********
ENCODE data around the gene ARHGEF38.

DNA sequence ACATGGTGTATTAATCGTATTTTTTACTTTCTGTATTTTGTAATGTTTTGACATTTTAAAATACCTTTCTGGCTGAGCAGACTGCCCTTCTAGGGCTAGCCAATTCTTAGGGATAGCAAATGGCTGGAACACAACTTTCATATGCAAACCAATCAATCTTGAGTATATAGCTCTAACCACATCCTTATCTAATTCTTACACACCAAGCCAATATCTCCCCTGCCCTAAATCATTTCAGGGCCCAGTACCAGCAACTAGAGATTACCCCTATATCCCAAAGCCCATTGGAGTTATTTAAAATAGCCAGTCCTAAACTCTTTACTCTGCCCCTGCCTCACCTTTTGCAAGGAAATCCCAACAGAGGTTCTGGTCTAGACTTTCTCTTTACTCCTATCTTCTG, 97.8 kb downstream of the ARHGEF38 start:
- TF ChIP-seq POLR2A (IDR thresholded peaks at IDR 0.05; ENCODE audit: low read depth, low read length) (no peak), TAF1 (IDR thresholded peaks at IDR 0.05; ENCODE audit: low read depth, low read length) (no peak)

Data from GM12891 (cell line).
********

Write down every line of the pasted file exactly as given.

ENCODE data around the gene ARHGEF38.

DNA sequence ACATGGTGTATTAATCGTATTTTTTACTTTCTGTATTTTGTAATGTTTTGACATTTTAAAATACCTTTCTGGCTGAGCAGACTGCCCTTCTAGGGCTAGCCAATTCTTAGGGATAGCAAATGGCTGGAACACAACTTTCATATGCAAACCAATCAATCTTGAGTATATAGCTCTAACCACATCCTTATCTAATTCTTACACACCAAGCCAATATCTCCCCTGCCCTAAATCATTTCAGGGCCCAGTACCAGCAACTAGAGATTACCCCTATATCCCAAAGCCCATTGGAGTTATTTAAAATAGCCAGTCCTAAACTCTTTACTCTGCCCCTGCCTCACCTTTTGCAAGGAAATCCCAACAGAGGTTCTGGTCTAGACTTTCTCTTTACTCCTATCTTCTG, 97.8 kb downstream of the ARHGEF38 start:
- TF ChIP-seq POLR2A (IDR thresholded peaks at IDR 0.05; ENCODE audit: low read depth, low read length) (no peak), TAF1 (IDR thresholded peaks at IDR 0.05; ENCODE audit: low read depth, low read length) (no peak)

Data from GM12891 (cell line).